Imagine a host computer running a minimal kernel along with the drivers necessary to interface the OS with the hardware on that specific machine. Imagine that atop this minimal kernel, a core OS runs, offering UI services (screen rendering, clipboard, keyboard & mouse, etc.) features. You can’t install anything atop this CoreOS and there’s little to run other than essential management, monitoring, diagnostic features.
Now imagine that on top of this CoreOS, you layer actual guest OS’, each running in their own Virtual Machine (VM) instances. You could have a VM running XP, another running Win7 and another running Win8. Arguably, you could have other VM’s running Linux, UNIX, OSX (c’mon Steve – it’s time to let OSX run on machines OTHER THAN Apple’s!), but let’s keep this discussion focused for now.
Each of the supported OS’ think they’re running exclusively and independently atop a machine with a common infrastructure using lightweight drivers that efficiently expose hardware to the guest OS while routing the actual work to the host kernel’s drivers.
This is not too dissimilar to how some of us Über-geeks work today but you have to be pretty tech-savvy to make this all work seamlessly and have to be willing to accept a few breakages along the way as not all software is yet able to function correctly in a virtual machine.
Today, we can host Windows, Linux, etc., in VM’s atop a virtualization kernel such as Microsoft’s Hyper-V
. Microsoft already provides great “enlightened” drivers for networking and storage, but Microsoft will need to provide much improved drivers for USB and Graphics (3D/DirectX graphics in particular) for our hypothetical Windows 8 scenario.
Microsoft already offers Windows 2008 Server Core which follows a similar model to my description above although it needs to be augmented with a more “consumer-friendly” environment for the desktop. You can achieve a similar approach via VirtualPC
Fast-forward to the end of 2011
Hopefully, Microsoft will have done a great job of making virtualization the core of Windows 8 (of this I have no doubt!) and will provide a range of tools and upgrade wizards, etc., that will capture your existing OS along with all apps, settings and data to one or more Virtual Hard Drives (VHD), similar to how Disk2Vhd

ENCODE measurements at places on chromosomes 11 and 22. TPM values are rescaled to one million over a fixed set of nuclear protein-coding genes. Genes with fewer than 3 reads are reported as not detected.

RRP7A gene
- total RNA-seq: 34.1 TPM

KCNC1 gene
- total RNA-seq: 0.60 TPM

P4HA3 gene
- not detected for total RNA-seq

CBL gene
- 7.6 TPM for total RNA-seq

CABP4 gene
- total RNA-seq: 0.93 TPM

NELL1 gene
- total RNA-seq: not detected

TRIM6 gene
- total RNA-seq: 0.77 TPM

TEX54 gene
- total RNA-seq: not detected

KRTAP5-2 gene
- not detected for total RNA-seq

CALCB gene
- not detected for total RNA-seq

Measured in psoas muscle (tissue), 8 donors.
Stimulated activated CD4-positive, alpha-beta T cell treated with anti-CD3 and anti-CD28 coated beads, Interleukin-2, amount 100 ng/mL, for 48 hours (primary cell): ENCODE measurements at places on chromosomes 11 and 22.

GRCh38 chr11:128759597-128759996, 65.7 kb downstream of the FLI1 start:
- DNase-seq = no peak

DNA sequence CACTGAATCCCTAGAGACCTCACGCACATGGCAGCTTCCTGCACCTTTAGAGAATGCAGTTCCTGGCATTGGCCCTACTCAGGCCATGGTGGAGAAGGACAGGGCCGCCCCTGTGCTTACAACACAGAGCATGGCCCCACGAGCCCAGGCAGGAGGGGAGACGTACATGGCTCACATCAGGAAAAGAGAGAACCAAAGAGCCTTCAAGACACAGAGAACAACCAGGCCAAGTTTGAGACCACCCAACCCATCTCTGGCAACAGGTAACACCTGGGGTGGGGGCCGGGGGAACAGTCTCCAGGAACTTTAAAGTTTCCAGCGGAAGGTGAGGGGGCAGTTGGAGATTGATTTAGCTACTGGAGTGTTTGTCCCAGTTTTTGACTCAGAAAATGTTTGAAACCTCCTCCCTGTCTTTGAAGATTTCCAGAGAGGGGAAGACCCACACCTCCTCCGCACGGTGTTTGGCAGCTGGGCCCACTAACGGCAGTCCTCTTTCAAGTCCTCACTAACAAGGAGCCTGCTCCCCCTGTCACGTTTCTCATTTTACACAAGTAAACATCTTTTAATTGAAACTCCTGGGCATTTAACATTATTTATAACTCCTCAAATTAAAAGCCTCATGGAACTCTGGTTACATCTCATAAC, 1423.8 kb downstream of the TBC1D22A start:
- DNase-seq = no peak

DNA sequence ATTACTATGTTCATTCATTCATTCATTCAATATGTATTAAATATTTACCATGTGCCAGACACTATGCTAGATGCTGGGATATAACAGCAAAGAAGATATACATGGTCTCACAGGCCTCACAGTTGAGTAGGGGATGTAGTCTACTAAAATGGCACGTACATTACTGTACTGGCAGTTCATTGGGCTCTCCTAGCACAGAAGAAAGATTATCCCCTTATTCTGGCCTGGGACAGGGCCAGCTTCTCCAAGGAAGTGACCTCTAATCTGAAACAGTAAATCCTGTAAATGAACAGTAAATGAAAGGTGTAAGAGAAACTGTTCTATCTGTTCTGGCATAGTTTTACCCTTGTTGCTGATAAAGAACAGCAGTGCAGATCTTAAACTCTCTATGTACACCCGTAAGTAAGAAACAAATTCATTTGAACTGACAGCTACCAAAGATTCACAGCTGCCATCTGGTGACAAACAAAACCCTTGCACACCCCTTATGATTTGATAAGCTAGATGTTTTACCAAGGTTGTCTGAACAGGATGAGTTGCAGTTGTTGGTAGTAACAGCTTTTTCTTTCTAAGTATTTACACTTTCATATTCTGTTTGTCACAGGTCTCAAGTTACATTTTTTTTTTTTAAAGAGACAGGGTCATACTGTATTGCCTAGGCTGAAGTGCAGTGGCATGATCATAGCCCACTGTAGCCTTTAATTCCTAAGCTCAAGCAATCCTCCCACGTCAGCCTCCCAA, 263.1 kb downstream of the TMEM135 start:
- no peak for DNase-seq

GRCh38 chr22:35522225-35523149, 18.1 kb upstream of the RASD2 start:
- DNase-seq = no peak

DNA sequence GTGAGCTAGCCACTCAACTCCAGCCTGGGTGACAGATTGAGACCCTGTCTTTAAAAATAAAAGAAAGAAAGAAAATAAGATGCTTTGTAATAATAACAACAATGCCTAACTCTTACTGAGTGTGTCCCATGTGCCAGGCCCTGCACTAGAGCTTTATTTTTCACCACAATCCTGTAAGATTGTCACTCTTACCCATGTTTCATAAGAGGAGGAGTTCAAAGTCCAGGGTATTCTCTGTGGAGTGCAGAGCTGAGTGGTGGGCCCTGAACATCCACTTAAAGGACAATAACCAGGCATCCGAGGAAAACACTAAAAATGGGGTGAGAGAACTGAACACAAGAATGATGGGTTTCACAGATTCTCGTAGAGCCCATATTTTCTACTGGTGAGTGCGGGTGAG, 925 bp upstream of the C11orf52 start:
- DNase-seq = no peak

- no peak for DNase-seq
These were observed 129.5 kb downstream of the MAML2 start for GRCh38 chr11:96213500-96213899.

Installing Windows 8 would first install Windows’ new CoreOS on your PC and reboot to initiate the new system. Once restarted, it could spin-up two new VM’s: attach your original PC’s to one and a Windows 8 VHD to the other. After completing the usual post-installation configuration steps, you’re might be left looking at your new Windows 8 PC … which happens to be running Windows 8 along with your previous OS along with all your usual apps and with your full complement of docs, photos, music and other data!
App compatibility issues are now largely non-existent. Upgrading to a new OS just means adding a new VM instance. You don’t have to reboot your machine to do this – just spin up a new VM, install the OS into it and, voila, your PC is now running Windows v.next.
Perhaps a new Virtual Desktop Manager?
Maybe Microsoft will introduce a more sophisticated Virtual Desktop Manager (VDM) too? Something like VirtuaWin
or even DeskSpace
Perhaps the primary desktop will composite everything from all VM’s seamlessly on one screen?
Maybe MS will do the right thing and also allow users to switch to desktops specific to VM instances and only the apps running in those OS instances. This could help traditionalists move to newer versions of Windows without having to forego their favorite Windows UI?